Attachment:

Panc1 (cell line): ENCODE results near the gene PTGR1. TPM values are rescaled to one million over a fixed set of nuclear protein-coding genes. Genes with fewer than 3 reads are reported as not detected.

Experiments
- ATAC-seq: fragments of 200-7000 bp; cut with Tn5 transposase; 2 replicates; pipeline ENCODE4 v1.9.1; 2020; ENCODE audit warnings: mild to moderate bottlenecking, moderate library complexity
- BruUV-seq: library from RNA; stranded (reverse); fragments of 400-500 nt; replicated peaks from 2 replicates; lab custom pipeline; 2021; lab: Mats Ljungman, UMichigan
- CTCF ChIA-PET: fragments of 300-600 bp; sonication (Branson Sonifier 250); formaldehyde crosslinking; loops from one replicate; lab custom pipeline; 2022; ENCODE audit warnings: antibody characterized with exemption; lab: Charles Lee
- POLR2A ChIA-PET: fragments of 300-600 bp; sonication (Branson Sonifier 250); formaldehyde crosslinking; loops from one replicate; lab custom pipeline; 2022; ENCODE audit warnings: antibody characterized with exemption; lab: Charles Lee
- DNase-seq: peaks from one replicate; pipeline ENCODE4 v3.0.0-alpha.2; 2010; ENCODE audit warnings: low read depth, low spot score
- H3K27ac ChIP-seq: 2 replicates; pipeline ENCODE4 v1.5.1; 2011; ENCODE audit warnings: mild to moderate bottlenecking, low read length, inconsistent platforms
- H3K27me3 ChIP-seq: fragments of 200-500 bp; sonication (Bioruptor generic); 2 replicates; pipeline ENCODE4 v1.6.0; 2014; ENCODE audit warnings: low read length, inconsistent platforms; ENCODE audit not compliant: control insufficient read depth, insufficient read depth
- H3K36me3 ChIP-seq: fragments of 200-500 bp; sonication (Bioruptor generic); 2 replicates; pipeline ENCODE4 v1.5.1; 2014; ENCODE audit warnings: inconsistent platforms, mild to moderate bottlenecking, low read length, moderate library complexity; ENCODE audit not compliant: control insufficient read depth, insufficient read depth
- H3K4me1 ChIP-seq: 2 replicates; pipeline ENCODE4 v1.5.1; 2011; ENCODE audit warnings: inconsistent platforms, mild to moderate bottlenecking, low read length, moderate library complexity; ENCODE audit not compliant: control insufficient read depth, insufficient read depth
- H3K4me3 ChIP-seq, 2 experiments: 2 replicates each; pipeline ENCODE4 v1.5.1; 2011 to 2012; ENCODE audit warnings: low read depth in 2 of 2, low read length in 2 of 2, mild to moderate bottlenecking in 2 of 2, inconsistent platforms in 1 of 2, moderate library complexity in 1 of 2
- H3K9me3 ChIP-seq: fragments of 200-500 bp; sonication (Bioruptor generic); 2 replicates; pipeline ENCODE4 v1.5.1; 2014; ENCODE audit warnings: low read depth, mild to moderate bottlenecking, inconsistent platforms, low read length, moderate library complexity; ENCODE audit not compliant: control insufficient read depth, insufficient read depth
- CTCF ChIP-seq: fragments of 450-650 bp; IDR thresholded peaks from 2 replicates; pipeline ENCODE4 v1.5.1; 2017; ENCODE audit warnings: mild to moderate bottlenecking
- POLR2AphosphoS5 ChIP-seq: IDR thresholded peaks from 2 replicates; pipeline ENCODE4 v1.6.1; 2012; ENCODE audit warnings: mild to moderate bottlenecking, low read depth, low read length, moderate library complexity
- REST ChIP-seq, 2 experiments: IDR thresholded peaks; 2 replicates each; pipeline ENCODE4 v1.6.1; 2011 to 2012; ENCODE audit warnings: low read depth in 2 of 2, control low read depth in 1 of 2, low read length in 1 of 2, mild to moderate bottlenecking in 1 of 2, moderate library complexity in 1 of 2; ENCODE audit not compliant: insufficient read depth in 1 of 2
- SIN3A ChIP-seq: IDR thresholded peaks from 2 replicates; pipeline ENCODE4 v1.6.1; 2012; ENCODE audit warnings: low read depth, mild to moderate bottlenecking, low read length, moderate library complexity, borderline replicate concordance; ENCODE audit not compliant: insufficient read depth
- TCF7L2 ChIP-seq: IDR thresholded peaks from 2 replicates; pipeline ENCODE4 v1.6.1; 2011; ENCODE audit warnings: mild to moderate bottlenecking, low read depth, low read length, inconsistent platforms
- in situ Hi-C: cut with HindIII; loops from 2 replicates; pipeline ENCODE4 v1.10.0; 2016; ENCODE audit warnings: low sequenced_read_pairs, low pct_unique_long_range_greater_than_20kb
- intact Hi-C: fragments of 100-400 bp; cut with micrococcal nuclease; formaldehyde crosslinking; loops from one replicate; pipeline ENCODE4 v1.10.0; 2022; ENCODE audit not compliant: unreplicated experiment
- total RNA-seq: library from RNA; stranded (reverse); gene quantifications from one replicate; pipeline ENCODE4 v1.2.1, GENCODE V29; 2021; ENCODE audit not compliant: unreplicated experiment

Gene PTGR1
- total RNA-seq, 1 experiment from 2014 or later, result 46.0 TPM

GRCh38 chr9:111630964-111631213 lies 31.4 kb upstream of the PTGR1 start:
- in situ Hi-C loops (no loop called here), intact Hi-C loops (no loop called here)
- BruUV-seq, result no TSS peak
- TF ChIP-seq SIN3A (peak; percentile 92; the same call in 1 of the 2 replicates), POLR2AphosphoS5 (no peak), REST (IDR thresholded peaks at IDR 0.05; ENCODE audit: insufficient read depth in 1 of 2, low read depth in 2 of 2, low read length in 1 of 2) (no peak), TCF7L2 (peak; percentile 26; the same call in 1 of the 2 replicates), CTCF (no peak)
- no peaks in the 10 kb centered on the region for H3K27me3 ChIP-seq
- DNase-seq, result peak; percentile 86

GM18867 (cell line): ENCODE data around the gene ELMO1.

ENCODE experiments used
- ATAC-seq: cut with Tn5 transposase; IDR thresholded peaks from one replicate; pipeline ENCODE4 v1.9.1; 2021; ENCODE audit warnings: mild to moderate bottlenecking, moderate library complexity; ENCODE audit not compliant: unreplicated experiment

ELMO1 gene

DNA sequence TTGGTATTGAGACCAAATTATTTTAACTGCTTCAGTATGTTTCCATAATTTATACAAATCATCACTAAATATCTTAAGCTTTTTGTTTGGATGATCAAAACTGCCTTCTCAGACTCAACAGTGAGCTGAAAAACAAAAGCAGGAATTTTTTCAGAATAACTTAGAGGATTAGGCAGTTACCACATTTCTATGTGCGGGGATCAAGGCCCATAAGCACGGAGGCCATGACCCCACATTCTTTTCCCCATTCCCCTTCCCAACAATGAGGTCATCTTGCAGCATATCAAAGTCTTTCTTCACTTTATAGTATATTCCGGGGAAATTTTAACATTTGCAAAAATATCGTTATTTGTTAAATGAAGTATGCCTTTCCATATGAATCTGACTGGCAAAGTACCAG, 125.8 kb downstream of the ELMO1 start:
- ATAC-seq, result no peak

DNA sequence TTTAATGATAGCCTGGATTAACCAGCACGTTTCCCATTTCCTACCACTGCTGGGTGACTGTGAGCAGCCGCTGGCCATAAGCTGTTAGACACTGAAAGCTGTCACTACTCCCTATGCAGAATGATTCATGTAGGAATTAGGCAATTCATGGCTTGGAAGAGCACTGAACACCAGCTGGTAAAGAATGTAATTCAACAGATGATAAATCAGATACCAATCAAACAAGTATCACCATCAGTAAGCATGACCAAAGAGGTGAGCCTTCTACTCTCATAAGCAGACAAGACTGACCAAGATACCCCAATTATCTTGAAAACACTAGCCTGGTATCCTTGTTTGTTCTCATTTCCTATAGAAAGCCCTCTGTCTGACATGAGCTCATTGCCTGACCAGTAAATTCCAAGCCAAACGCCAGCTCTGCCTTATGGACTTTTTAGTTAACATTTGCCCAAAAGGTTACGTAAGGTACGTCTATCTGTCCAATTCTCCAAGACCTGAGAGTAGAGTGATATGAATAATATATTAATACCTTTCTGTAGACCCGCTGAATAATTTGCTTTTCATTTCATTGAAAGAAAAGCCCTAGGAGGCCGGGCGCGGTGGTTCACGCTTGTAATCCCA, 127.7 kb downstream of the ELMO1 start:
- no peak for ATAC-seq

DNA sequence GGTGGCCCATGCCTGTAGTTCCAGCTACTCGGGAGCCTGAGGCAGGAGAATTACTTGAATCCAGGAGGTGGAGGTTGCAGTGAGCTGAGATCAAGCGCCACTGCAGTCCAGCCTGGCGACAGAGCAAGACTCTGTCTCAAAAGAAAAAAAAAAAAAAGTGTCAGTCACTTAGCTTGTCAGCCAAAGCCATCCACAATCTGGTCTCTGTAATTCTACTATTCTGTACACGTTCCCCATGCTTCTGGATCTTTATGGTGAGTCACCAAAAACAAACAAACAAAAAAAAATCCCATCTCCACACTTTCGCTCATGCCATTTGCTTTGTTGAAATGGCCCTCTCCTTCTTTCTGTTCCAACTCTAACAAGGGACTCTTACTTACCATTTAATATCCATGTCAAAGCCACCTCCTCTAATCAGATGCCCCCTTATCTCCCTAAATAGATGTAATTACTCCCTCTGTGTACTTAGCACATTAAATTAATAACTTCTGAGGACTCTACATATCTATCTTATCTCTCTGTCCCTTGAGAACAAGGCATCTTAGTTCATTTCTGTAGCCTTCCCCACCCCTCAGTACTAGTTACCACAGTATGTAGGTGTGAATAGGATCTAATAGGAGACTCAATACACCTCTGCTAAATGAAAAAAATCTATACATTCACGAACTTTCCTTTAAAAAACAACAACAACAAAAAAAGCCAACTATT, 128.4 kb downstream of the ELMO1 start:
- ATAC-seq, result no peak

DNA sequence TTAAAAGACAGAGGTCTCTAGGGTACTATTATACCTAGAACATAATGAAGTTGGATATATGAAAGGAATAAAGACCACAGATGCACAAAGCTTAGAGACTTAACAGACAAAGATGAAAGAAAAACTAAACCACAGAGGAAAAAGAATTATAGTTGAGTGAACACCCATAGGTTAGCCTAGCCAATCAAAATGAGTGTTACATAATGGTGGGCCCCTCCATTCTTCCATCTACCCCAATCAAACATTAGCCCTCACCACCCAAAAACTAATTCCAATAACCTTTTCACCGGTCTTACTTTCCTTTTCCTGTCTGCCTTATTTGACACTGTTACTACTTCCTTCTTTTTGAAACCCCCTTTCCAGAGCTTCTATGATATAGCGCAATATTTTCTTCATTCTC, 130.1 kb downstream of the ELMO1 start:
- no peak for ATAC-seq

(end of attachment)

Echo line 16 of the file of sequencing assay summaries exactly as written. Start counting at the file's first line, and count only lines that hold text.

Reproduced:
- REST ChIP-seq, 2 experiments: IDR thresholded peaks; 2 replicates each; pipeline ENCODE4 v1.6.1; 2011 to 2012; ENCODE audit warnings: low read depth in 2 of 2, control low read depth in 1 of 2, low read length in 1 of 2, mild to moderate bottlenecking in 1 of 2, moderate library complexity in 1 of 2; ENCODE audit not compliant: insufficient read depth in 1 of 2